The Venice Marathon was my first international race. The experience was incredible, but challenging and I am going to tell you all about it.
I left San Francisco on Wednesday afternoon on Air France’s huge Air Bus. We flew to Paris where we connected to Venice. I landed Venice around 2:30pm Thursday. I had never been to Italy before, but had ideas in my head of what it would be like. Let me tell you, Venice wasn’t at all like what I expected. It was SO MUCH BETTER! That isn’t because I didn’t think it would be good, that is just because it was really that incredible!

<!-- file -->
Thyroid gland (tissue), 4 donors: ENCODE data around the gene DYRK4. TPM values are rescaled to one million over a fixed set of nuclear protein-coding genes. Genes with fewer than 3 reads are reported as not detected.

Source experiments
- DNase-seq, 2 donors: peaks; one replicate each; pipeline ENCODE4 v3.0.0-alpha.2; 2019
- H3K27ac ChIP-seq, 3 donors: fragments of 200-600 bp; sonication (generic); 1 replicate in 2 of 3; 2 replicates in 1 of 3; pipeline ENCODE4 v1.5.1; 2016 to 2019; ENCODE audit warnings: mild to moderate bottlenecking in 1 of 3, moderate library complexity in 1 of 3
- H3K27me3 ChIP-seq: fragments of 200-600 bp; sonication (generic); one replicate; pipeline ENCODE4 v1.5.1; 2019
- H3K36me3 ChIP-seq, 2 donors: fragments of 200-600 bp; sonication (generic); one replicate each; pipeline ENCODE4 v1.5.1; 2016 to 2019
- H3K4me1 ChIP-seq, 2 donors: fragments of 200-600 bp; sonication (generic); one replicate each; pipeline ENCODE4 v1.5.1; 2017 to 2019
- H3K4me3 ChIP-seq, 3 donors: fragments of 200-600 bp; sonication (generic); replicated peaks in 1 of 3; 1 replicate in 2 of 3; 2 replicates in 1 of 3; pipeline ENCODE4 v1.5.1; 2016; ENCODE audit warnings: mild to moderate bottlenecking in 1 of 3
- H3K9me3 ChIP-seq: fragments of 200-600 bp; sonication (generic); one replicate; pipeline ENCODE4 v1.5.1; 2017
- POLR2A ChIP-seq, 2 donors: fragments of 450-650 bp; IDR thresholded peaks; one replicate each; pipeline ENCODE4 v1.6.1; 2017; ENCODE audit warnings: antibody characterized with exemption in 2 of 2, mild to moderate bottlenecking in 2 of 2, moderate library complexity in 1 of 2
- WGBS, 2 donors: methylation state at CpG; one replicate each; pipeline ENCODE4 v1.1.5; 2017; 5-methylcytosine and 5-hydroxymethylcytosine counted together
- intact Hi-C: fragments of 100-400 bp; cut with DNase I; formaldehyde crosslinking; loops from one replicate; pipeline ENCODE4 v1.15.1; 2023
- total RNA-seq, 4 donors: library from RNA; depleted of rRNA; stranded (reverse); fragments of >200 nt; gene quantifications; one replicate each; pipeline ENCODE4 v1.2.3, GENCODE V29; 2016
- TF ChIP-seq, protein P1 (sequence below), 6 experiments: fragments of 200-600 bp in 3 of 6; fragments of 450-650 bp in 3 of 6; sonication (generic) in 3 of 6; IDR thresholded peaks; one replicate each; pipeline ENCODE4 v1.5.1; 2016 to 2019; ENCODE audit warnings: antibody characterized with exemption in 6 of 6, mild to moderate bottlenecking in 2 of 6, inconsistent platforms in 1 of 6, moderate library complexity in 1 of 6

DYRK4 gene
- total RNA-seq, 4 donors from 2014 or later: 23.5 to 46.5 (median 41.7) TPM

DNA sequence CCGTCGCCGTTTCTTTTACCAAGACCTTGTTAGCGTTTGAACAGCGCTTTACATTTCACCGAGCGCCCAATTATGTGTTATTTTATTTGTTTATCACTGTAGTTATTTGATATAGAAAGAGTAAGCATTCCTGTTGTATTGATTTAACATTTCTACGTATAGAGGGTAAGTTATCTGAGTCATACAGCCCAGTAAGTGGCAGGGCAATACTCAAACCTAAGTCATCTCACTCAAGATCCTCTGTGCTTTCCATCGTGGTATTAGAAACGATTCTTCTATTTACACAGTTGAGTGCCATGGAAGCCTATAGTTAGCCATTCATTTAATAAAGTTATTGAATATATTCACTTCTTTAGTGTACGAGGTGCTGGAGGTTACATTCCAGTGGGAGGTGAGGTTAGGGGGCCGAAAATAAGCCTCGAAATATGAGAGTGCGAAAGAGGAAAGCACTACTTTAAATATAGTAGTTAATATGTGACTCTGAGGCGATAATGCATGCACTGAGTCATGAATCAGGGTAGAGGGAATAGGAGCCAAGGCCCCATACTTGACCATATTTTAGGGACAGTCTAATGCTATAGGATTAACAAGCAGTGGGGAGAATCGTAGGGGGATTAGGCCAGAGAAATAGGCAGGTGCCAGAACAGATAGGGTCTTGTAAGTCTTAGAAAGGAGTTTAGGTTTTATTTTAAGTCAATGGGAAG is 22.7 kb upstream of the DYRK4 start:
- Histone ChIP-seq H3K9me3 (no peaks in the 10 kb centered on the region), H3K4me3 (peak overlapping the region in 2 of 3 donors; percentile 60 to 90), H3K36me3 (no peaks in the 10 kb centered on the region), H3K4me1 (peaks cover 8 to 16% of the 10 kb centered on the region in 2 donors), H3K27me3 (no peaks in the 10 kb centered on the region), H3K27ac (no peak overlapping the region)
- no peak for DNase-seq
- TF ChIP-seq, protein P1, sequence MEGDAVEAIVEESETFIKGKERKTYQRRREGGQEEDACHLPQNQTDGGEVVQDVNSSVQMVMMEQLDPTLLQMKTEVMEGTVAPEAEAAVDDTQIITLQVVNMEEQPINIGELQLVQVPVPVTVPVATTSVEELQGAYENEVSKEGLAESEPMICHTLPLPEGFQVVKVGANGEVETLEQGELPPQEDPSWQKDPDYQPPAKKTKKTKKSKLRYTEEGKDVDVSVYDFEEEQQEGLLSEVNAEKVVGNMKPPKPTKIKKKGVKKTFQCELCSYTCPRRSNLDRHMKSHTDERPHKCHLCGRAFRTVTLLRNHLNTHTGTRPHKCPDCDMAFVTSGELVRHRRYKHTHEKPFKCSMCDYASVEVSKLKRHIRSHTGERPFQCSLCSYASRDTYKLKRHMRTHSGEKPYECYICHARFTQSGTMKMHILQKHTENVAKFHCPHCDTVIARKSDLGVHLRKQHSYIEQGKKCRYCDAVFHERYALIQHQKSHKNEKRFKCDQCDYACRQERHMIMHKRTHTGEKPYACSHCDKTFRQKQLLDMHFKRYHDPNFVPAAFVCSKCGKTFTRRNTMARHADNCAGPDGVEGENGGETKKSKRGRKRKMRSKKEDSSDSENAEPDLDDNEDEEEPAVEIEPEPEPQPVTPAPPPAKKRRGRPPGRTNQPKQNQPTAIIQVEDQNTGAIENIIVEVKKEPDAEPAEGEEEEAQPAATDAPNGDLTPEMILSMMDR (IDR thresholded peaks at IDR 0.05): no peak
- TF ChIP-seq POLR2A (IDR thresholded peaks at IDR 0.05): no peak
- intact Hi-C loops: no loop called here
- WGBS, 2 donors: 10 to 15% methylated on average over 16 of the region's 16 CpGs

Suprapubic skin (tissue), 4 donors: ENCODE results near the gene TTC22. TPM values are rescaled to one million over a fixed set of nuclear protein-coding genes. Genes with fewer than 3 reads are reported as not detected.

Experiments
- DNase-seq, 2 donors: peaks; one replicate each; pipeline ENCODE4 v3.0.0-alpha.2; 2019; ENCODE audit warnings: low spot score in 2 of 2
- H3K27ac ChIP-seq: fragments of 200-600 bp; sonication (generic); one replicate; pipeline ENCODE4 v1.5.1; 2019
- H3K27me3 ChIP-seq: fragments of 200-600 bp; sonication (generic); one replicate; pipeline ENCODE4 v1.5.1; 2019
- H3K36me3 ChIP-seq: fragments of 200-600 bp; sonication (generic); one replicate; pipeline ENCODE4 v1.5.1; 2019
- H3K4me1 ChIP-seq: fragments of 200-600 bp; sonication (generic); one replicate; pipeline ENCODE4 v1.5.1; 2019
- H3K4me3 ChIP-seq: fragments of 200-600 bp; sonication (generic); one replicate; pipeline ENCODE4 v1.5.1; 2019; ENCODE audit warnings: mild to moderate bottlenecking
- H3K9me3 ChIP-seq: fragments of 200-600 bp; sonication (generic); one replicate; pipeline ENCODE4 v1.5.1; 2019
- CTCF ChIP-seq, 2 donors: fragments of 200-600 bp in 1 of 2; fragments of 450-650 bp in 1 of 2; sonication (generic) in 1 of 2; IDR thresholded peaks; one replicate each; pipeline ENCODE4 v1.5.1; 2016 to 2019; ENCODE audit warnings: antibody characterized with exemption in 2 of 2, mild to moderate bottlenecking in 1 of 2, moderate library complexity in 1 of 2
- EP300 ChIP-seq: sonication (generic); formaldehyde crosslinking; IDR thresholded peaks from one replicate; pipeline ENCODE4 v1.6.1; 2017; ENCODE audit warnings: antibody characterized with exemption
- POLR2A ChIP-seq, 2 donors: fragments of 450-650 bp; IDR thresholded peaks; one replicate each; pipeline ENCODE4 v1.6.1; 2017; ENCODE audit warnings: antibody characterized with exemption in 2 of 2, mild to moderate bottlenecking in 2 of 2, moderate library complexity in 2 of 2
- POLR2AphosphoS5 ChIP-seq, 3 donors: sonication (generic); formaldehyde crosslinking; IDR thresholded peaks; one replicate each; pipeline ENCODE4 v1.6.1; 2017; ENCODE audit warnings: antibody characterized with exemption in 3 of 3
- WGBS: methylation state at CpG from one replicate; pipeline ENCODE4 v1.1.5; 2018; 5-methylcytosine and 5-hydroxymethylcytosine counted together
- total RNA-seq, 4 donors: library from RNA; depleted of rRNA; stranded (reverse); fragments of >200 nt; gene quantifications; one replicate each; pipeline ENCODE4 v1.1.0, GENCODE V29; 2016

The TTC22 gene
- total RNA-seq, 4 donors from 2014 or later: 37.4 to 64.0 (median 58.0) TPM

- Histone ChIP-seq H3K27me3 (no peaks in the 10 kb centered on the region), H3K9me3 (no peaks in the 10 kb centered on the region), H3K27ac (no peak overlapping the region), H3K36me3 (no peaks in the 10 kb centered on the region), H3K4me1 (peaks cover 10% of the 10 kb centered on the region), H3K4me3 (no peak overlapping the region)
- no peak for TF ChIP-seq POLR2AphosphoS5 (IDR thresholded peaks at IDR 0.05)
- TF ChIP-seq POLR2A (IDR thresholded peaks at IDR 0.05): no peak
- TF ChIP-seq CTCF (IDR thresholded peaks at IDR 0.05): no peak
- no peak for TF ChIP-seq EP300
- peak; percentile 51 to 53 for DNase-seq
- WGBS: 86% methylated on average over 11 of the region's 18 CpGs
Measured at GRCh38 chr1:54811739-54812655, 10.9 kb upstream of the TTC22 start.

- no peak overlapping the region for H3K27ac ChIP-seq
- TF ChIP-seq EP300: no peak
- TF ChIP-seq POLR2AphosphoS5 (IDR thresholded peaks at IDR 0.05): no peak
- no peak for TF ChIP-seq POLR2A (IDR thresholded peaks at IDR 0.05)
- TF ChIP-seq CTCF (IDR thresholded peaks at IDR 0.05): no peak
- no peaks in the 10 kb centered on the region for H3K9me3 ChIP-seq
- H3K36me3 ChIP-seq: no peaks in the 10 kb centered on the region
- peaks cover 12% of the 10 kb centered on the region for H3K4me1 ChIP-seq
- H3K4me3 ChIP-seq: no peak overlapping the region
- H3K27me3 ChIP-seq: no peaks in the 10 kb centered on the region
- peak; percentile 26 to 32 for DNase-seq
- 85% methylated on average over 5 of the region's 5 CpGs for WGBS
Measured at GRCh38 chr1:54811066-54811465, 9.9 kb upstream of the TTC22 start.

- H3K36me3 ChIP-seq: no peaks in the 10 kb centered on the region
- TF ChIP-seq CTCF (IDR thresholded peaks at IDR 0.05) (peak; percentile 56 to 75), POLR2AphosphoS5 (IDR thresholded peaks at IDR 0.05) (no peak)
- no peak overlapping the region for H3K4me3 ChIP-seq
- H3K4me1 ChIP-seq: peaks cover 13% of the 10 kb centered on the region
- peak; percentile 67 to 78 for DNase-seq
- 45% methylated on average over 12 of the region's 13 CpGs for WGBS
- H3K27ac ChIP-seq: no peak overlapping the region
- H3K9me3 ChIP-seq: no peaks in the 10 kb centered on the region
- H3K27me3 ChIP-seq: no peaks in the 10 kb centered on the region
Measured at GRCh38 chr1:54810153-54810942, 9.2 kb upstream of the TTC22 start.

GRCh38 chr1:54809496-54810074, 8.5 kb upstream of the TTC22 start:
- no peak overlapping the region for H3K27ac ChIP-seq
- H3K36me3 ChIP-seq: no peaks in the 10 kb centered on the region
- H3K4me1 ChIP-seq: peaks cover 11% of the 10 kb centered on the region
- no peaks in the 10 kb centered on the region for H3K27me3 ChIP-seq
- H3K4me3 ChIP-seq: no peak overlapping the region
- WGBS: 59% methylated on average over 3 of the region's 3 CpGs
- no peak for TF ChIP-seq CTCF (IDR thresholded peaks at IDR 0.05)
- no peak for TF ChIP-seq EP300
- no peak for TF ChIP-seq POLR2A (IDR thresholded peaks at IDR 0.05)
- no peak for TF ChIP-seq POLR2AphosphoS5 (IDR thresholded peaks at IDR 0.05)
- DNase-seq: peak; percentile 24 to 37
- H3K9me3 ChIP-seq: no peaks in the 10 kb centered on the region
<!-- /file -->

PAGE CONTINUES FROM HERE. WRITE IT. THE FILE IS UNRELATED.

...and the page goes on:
The island of Venice is what most of us think of as Venice. There are no cars there. You can drive over the bridge to the island, but you then have to park in one of the big garages right by the bridge. There are also tons of buses, boats, trains, or a tram that can get you to the island. Once on the island you either walk, take a water taxi, boat bus, or gondola everywhere you need to go. Just across the bridge on the mainland is where San Giuliano Park is and this is where the Venice Marathon expo takes place. It is inside a big huge fancy tent that is like nothing I have ever experienced in the US. It has tons of exhibitors, again, most of which I haven’t seen in the US. Lot’s of compression gear and fuel brags that were new to me. I was at the Venice Marathon Expo to represent the Skechers Performance Los Angeles Marathon. I worked there from 10am-8pm Friday and 9am-8pm Saturday. I got to hang out at the Skechers Performance booth, which was incredible!So I don’t speak any Italian at all (well now I know a few words, but I didn’t before the expo). Growing up in the states I can’t tell you how many times I heard people say that “everyone in Europe speaks English”. This isn’t true. With the help of the guys working at the Skechers Performance booth I was able to communicate with most people. Marco, who heads the Italian division of Skechers Performance, was so helpful and awesome! I brought a couple of the Los Angles Marathon medals with me and most people were drawn to them because the big medal craze (as in large heavy medals) isn’t something that has hit Europe yet. The medals and lanyards in Europe are relatively simple in comparison. I met so many amazing people, some of which even wanted to took pictures with me! Hopefully I will be seeing some of my new Italian friends at the Los Angeles Marathon in March!